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Moloch v2

Worship Moloch

Moloch whose love is endless oil and stone! Moloch whose soul is electricity and banks! Moloch whose poverty is the specter of genius! Moloch whose fate is a cloud of sexless hydrogen! Moloch whose name is the Mind!

Moloch! Moloch! Robot apartments! invisible suburbs! skeleton treasuries! blind capitals! demonic industries! spectral nations! invincible madhouses! granite cocks! monstrous bombs!

~ Allen Ginsberg, Howl

Moloch v2 is an upgraded version of MolochDAO that allows the DAO to acquire and spend multiple different tokens, instead of just one. It also introduces the Guild Kick proposal type which allows members to forcibly remove another member (their assets are refunded in full). Finally, v2 fixes the "unsafe approval" issue raised in the original Nomic Labs audit.

For a primer on Moloch v1, please visit the original documentation.

Design Principles

In developing Moloch v2, we stuck with our ruthless minimalism, deviating as little as possible from the original while dramatically improving utility. We skipped many features again and believe our design represents a Minimally Viable For-Profit DAO, yet one flexible enough to support a variety of use decentralized cases, including venture funds, hedge funds, investment banks, and incubators.


Moloch v2 is designed to extend MolochDAO's operations from purely single-token public goods grants-making to acquiring and spending (or investing in) an unlimited portfolio of assets.

Proposals in Moloch v2 now specify a tribute token and a payment token, which can be any whitelisted ERC20. Membership proposals offering tribute in exchange for shares can now offer any token, possibly helping balance the DAO portfolio. Grant proposals can now be in both shares and a stablecoin payment token to smooth out volatility risk, or even skip shares entirely to pay external contractors without awarding membership. Members can also propose trades to swap tokens OTC with the guild bank, which could be used for making investments, active portfolio management, selloffs, or just to top off a stablecoin reserve used to pay for planned expenses.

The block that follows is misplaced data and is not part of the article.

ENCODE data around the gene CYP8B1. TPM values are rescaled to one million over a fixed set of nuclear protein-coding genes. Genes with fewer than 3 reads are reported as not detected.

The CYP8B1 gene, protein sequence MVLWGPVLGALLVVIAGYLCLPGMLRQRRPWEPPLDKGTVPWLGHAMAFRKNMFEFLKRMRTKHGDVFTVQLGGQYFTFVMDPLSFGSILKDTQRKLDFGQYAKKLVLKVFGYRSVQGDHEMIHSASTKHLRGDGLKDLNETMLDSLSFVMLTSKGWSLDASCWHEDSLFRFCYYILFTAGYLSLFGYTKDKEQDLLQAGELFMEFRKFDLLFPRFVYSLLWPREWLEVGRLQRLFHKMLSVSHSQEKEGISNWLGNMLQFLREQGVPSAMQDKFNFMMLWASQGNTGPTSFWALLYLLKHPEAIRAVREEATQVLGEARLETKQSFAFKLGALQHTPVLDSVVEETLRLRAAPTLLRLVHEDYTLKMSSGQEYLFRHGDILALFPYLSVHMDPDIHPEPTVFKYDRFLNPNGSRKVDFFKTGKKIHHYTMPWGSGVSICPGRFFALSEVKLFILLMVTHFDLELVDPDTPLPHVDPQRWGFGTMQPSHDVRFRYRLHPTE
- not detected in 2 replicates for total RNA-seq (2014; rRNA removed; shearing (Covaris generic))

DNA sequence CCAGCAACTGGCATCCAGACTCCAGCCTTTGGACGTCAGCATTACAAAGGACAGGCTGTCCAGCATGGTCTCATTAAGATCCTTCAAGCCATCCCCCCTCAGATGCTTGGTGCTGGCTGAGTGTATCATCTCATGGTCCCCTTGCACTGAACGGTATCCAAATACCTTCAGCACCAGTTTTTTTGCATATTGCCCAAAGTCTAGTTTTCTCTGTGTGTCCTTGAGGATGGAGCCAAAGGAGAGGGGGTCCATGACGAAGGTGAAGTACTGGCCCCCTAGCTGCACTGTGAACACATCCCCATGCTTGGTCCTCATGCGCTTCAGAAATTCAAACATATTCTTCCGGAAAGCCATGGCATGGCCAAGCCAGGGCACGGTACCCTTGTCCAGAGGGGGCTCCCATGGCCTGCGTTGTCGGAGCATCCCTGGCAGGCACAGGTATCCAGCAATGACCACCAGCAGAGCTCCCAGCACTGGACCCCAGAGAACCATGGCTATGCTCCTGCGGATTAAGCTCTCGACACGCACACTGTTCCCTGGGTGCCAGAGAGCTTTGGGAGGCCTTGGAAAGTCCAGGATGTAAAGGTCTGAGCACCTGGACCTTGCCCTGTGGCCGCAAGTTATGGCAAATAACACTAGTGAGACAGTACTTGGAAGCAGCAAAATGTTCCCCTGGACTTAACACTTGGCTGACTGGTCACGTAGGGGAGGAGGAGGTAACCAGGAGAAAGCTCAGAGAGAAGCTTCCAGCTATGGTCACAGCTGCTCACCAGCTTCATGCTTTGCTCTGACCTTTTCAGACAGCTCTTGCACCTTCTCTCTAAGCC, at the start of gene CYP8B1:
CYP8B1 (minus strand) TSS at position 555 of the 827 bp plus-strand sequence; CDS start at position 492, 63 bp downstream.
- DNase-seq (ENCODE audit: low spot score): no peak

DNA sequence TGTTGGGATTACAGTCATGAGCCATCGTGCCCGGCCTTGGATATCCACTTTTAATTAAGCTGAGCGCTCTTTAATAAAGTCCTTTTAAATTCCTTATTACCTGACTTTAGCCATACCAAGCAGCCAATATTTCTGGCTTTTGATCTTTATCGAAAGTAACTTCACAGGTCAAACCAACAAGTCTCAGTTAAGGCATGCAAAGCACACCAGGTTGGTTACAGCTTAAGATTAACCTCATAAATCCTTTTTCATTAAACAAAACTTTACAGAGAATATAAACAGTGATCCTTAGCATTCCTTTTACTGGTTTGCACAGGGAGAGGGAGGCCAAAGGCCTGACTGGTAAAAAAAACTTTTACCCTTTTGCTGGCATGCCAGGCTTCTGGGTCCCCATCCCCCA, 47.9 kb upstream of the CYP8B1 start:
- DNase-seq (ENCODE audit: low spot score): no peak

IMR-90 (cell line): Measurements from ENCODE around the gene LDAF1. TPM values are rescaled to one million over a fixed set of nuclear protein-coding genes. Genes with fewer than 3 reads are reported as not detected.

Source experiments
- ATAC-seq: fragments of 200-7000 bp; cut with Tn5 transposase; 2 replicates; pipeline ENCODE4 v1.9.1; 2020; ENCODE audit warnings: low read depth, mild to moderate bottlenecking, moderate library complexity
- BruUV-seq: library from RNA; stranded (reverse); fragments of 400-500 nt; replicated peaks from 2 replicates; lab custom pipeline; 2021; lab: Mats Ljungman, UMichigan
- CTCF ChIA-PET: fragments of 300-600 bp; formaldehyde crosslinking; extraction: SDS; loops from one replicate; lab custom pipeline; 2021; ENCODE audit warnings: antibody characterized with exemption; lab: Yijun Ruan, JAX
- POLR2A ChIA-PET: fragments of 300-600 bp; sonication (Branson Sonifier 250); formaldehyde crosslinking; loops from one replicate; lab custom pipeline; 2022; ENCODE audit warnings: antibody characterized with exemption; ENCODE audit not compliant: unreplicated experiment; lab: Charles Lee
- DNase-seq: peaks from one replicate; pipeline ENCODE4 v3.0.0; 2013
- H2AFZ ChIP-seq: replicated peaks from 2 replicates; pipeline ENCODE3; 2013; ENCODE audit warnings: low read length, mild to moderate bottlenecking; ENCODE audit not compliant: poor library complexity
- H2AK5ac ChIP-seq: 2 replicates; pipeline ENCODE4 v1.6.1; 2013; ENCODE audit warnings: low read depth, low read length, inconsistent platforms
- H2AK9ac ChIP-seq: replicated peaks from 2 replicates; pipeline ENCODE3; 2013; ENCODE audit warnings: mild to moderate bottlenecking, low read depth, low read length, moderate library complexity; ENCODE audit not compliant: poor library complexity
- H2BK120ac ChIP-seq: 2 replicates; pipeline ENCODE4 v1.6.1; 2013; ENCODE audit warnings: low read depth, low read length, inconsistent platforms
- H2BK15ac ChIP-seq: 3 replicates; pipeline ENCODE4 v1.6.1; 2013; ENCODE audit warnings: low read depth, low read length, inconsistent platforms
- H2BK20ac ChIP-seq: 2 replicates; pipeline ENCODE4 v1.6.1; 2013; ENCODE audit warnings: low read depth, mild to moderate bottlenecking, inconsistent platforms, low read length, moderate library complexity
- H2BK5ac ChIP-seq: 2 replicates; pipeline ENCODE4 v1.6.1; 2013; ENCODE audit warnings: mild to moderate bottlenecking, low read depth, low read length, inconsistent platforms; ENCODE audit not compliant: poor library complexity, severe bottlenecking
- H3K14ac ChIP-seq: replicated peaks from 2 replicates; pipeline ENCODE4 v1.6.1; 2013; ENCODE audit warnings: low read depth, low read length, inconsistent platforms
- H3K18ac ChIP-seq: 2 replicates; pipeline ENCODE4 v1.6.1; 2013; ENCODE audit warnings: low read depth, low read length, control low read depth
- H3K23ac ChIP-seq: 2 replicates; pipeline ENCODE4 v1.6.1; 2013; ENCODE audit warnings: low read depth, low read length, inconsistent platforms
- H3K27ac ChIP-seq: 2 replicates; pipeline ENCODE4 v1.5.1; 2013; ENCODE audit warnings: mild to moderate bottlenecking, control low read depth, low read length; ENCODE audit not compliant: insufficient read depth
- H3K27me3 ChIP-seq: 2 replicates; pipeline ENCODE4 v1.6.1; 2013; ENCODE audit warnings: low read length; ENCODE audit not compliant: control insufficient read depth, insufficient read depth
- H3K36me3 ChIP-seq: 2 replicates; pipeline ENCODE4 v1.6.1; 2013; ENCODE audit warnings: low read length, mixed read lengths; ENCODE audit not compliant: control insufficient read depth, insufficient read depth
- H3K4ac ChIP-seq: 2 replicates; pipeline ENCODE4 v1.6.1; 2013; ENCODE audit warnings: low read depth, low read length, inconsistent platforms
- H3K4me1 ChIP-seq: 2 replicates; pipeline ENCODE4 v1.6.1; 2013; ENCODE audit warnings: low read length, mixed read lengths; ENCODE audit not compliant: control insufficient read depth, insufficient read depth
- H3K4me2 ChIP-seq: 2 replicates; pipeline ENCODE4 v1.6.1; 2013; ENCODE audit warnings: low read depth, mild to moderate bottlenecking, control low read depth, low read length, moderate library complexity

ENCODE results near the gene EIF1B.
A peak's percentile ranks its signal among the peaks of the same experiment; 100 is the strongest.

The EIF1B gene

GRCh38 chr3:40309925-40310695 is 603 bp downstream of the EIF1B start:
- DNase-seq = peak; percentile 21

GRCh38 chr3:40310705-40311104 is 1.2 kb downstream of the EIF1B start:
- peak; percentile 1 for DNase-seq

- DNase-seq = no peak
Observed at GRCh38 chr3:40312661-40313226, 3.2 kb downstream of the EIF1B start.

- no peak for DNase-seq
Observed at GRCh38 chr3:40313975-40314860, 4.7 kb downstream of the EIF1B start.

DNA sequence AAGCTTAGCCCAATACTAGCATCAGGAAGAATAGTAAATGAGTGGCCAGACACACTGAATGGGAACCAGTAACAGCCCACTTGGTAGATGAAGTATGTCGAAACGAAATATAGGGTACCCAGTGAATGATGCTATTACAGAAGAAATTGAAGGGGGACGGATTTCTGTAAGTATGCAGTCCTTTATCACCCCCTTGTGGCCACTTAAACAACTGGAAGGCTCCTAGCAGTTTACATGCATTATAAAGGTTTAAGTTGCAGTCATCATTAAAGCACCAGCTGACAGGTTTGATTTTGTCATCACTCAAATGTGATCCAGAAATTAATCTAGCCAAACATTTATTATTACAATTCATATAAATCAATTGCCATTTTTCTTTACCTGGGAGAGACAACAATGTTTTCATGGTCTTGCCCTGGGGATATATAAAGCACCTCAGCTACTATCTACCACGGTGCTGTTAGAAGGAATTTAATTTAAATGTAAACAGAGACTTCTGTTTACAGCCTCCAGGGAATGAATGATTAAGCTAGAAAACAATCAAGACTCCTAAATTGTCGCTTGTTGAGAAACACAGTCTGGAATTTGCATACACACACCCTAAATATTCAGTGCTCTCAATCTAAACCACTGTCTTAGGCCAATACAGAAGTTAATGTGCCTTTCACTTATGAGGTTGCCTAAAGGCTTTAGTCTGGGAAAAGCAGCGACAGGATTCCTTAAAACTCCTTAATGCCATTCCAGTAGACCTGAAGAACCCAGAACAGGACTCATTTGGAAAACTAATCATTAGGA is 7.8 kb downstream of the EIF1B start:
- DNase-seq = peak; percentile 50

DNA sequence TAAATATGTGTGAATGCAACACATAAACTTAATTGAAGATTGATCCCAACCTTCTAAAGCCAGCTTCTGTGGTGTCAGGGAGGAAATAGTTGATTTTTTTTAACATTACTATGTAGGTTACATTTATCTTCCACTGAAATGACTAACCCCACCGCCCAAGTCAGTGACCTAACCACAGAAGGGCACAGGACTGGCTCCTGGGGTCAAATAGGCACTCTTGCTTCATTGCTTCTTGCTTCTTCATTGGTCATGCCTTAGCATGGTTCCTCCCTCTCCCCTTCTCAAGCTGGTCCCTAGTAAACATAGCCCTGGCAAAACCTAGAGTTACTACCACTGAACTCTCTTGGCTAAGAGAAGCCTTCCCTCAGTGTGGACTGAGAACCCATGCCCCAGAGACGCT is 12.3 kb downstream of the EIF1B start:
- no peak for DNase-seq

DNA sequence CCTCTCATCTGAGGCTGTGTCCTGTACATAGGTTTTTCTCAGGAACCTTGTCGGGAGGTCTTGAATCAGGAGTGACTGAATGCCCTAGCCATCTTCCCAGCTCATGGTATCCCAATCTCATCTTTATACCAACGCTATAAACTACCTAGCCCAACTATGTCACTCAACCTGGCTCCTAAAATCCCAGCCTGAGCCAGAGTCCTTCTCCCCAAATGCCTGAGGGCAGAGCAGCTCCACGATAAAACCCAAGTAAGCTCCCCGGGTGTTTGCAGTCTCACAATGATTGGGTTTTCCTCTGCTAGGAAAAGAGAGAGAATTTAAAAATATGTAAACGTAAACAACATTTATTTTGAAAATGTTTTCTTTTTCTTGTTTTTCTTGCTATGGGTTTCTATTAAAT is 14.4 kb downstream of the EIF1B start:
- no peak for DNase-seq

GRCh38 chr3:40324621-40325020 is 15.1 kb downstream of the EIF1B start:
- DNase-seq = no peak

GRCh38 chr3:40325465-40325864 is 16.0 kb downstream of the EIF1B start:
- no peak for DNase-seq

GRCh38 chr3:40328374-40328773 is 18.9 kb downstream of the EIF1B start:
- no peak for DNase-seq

In order to limit legal liability on members of a for-profit deployment of Moloch v2, the members may opt to form a LAO. LAOs are DAOs wrapped in a legally compliant entity, such as an LLC or C-Corp. The LAO can enter legal contracts, custody offchain assets (e.g. SAFTs), and distribute dividends. Investors in a LAO must be accredited, but service providers compensated in LAO shares can earn their shares of the LAO portfolio.

Security Tokens

To interface with offchain securities like SAFTs, the MolochLAO will issue security tokens that follow the Claims Token Standard ERC-1843 and the Simple Restricted Token Standard ERC-1404. Upon liquidation of a security, the LAO custodian would convert the proceeds to a token suitable for dividends (e.g. DAI) and send it to the claims token contract to be distributed to the claims token holders.

Members that ragequit and receive their fraction of a LAO-held security claims token will still be able to use their claims token to withdraw their dividends from the claims token contract.

Transfer restrictions will be enforced such that the security claims tokens can only be transferred to other DAO members, or other addresses whitelisted by the LAO admins.


To intall this project run npm install.


To tests the contracts run npm run test.

To compute their code coverage run npm run coverage.